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  • Writer's pictureApocalyptic Thanksgiving


Perspective from the writer of My Apocalyptic Thanksgiving

Wendy ( Dakota Fanning ) at Cinnabun
Wendy ( Dakota Fanning ) at Cinnabon

One of the greatest challenges for writing characters with special needs is delineating their capabilities and weaknesses. Wendy, an autistic adult portrayed by Dakota Fanning, can work a cash register a Cinnabon, but can she count money and does she understand the value? Wendy can maneuver streets that she knows, but can she figure out the direction for an unfamiliar place? Many autistic adults are capable of simple, repetitive and predictable tasks. In fact, they thrive in them like the Down Syndrome adults at Hugs and Mugs.

During the meeting with the caregiver (Toni Collete ), the writer, Michael Golamco, establishes that Wendy is smart enough to hold down a job and go to work while adhering to a set schedule everyday. Michael even establishes that Wendy can run a cash register! It's due to her attention to detail like how she know everything Star Trek. She proves this in the film when some guys quiz her about it. As a result, her attention to detail can be overwhelming to many of us. But her real goal is to make direct eye contact with others when talking. We later discover this is her personal struggle. She also desires to be with her her sister Audrey (Alice Eve) since Audrey is her only family. It is our primary urge to belong to a family no matter our ‘intelligence.’

Our story MY APOCALYPTIC THANKSGIVING (MAT) is inspired by many real special needs adults. They vary in their capabilities. One can take the bus and describe the bus routes to you using fast food restaurants like bread crumbs to trace his way back home. Yup. This is literal. He would describe directions like, “There’s a McDonald’s on this corner, and the bus stop is right in front of it. Then there’s a Chick-fil-A and you’ll know you’re close by. But order the chicken supreme because it tastes better.” That guy loves fast food. Others simply do what they’re told. They are nonverbal and can only dress themselves and eat when prompted. And others need to be prompted to go to the bathroom.

Something they all have in common is that they don’t know limits. They learn to speak other languages through osmosis. A few of the clients have learned Tagalog and Spanish because most of the staff speak those languages. Some have learned to love and order Filipino food in Tagalog at Jollibee - adobo, halo-halo, chicken-joy and masarap!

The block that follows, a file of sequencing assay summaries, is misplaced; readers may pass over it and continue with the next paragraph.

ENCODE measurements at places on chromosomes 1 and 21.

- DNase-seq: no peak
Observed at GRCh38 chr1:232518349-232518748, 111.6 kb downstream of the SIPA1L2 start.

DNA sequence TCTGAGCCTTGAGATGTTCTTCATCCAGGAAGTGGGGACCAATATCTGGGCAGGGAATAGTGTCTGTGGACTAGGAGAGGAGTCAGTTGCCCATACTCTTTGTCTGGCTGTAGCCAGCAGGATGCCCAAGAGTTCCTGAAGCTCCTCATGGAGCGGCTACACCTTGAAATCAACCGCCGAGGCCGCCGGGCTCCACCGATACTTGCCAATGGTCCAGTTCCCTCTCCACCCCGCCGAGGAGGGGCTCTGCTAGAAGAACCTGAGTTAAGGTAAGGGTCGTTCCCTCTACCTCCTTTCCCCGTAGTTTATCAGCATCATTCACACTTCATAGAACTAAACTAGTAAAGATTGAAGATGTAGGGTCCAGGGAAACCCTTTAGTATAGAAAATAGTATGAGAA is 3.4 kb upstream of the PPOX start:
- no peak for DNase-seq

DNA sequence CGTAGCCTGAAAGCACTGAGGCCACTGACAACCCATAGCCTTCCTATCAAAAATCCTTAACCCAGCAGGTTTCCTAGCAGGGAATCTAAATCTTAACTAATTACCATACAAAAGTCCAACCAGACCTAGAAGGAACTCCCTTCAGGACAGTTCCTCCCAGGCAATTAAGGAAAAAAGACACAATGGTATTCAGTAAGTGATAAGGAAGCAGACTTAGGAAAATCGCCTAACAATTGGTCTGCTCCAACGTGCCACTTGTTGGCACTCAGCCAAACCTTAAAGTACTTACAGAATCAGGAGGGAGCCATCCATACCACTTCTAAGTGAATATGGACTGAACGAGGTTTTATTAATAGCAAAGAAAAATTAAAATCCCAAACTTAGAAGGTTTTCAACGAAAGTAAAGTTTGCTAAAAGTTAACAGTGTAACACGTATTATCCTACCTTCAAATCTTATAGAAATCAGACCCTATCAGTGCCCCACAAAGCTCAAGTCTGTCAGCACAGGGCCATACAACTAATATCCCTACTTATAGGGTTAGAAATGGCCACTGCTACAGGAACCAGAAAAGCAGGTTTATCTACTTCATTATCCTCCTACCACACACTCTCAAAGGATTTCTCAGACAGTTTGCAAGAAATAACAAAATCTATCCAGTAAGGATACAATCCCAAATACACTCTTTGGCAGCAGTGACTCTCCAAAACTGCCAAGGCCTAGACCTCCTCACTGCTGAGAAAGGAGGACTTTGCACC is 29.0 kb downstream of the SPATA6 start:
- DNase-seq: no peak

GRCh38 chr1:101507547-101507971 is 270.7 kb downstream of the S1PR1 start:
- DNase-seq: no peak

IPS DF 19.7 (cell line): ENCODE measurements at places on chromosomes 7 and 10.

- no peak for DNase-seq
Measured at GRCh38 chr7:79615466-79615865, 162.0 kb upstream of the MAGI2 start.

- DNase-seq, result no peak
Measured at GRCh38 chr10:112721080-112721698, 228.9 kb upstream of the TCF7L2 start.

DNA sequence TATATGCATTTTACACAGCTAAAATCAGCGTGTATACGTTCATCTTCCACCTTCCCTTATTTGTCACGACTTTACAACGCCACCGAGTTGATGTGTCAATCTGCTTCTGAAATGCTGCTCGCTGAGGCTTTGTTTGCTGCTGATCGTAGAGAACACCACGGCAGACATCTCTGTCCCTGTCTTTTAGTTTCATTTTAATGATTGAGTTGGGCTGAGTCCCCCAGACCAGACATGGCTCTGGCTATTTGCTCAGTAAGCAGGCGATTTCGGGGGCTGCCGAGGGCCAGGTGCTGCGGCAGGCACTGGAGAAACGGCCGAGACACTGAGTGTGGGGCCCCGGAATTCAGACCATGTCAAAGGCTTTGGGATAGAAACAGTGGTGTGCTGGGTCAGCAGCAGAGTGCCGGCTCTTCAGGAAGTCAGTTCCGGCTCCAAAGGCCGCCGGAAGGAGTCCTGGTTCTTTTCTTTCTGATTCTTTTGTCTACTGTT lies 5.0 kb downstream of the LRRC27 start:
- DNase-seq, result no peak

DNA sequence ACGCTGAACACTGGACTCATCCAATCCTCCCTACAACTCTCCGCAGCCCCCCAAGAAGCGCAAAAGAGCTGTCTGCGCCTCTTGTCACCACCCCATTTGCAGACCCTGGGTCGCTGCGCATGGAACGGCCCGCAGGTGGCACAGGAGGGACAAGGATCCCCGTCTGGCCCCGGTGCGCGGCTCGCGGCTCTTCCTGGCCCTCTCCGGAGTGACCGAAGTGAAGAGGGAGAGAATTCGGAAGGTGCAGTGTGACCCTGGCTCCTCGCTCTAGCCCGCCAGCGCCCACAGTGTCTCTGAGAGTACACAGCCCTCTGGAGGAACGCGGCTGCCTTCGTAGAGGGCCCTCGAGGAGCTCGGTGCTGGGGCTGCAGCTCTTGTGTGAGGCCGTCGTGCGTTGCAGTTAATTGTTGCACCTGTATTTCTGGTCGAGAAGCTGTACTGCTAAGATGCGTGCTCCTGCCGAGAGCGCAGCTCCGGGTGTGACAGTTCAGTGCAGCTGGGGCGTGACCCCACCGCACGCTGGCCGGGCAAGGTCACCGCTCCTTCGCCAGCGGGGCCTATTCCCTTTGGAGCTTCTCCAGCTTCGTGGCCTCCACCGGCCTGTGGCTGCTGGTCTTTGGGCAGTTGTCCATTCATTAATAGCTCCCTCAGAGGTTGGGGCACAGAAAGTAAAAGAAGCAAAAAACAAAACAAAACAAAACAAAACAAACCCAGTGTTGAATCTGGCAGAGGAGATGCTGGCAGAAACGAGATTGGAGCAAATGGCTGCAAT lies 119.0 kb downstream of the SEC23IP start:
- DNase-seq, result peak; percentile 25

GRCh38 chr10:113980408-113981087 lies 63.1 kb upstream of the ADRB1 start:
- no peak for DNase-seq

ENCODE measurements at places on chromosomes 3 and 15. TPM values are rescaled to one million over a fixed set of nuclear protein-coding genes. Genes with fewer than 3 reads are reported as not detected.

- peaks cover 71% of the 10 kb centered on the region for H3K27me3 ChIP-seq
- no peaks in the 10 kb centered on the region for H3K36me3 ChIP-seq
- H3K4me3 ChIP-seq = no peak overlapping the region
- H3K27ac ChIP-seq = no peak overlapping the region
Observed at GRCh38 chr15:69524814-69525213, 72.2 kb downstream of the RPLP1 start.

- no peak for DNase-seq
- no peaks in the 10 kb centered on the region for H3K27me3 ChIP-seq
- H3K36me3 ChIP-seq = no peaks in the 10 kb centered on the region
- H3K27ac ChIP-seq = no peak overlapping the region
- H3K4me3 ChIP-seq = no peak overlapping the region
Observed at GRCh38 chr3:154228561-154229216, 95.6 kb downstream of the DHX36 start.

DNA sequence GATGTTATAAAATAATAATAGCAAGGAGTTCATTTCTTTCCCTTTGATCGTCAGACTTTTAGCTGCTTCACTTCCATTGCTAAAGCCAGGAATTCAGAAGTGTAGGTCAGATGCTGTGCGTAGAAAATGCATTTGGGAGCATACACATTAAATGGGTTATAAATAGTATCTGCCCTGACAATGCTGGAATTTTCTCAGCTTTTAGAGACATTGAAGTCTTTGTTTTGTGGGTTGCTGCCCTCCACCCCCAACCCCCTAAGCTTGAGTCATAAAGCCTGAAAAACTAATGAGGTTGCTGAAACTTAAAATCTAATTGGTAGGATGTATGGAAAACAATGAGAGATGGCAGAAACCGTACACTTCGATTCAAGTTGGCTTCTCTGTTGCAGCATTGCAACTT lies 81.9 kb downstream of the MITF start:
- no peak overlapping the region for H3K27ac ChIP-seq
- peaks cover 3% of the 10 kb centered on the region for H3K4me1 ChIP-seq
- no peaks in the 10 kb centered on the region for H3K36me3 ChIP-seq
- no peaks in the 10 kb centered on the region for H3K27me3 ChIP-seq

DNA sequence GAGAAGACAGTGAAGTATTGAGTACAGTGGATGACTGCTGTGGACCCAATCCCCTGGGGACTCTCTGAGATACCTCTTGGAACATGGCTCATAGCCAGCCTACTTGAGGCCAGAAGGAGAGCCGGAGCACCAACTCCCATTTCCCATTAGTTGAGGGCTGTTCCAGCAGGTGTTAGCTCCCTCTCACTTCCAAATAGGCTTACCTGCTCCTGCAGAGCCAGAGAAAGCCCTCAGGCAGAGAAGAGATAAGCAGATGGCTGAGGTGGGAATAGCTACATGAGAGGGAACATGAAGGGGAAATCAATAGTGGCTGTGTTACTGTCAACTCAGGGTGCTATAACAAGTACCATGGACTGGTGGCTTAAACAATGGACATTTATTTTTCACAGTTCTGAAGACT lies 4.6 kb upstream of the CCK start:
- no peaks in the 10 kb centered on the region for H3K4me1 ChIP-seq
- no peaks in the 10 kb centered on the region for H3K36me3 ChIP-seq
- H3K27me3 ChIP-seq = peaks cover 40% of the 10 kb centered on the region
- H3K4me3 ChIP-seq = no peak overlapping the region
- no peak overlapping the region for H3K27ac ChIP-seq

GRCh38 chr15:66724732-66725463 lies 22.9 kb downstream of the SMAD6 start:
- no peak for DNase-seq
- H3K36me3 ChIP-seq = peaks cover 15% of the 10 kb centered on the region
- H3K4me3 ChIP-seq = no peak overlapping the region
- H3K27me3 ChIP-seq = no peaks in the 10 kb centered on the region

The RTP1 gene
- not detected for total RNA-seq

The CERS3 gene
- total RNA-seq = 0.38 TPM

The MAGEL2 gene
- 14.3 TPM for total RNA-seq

Our MAT character Marcus needed to be able to commute from the laundromat to the group home to the Korean Home. He is not capable of taking a bus long distances or visiting places he’s not familiar with. That’s why someone always accompanies him to a place first.

There’s a great scene in PLEASE STAND BY where Wendy attempts to buy a bus ticket. She manages to buy one, but struggles counting her change. I wrote a similar scene where Marcus counts all his money using zombie killing techniques. It ends up scattered all over the floor and he misses his bus. If Marcus were realistically portrayed Marcus, he would have taken a taxi cab. Then he’d get stuck in traffic and end up peeing all over the seat from all the soda he drank. That scene got deleted scene from an early draft of my screenplay. It would have been a great scene to shoot except it was beyond our budget. We're excited that we ended up finding an even better way to incorporate its elements in in other scenes of our film MAT.

In the early 60’s and 70’s most mentally ill and special needs were permanently placed into a mental institute as famously portrayed in movies like RAIN MAN and ONE FLEW OVER THE CUCKOO'S NEST. Then the California Lanterman Act was written into law where many in those institutions were placed into small group homes where they could live and thrive in the community. Establishing the group home with its rules and regulations was also a big challenge. Group homes aren’t prominently displayed in today's movies. So we’re introducing them to everyone in MAT. There is no heavy exposition to explain that her home is a group home. We figure that audiences figures it out by the different roles that people play and others behave.

Nicole, the social worker, Ciera Foster
The Social Worker Nicole with our director Charlie Unger

An example is the Social Worker Nicole. Her professional attire and mannerisms define her role as she reviews Marcus’ goals and ensures that everything is copacetic. The group home Administrator Frank also sits in this meeting and speaks up for Marcus' rights and his well being. We learn so much from this scene by the different roles that people play. It’s written in conflict so that exposition could easily pour out. We also learn about Marcus’ obsession with zombies in him wanting a chainsaw as well as his tantrums. “Did you see the hole in the wall?” Frank calls out. What Marcus is told is to work on his tantrums. What Marcus wants is to find and live with his Mama.

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